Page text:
I have a client who has been training with me for five months now. She is the only client who has put weight on training with me. During this time, her bodyfat has gone up by three percent. She has not lost any muscle. On the contrary, she has put a little bit on (two pounds). She fills in a food diary for me every week. What she eats does not seem unreasonable. It actually seems quite healthy, and she only really has a drink on weekends and even then it's only a few glasses of wine. She swears to me that what she writes down is accurate. She exercises about four times a week and does weights and cardio. The program is changed every four weeks or so, and she works really hard when in the gym. I don't understand what could be wrong. If she's put fat on, then she can't be burning off the calories she's eating. She can't be starving herself or her metabolism slowing down, as she hasn't lost any muscle. Could she be intolerant to something she's eating, so it's just not being metabolized, or is she lying about the amount of food she eats?
You have all the dots in place, and you have even connected them. However, it is hard to believe your client is not being honest with you. Here are the facts of life. If caloric intake is greater than expenditure, one gains weight. If caloric intake is less than expenditure, then there is weight loss. If caloric intake equals expenditure, then weight stays the same.
You have a client who is gaining weight. She exercises four times a week, doing both cardio and resistance training. You bring up a valid observation: she cannot be malnourished, as she is gaining both muscle and fat. However, she states that her food intake is appropriate for weight loss. We are now experiencing a quandary that every trainer faces. Is my client some sort of aberrant freak that gains weight while doing lots of exercise and eating very little food, or is my client simply not being truthful with me? I think you know the answer. (For a more thorough investigation of difficult weight loss and underreporting of food intake, please see "Why Does My Client Gain Weight on 1000 Calories a Day?" under "related articles" at right.)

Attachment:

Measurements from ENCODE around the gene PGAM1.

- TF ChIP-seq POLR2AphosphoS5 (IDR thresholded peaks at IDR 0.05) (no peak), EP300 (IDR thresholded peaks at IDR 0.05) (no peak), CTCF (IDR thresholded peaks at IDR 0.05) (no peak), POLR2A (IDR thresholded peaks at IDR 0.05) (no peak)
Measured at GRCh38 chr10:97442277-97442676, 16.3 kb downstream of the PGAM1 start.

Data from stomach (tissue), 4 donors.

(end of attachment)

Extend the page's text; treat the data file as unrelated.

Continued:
You need to let your client know the facts about weight gain and loss and establish that her food intake exceeds her caloric expenditure. You must get her to be honest about her eating behavior. This is not easy. Then, you need to work on why she eats. What are the triggers? Are they environmental? Emotional? Is it simply a lack of understanding portion sizes and reading labels? Or is it a deeper issue such as depression or boredom? If the eating is behavioral, the solution may be beyond your scope of expertise. I recommend all trainers educate themselves as well as have a network of trained professionals they can refer to for clients with behavioral eating problems. A dietician or psychologist who specializes in eating disorders can be immensely helpful in identifying and modifying disordered eating. Good luck.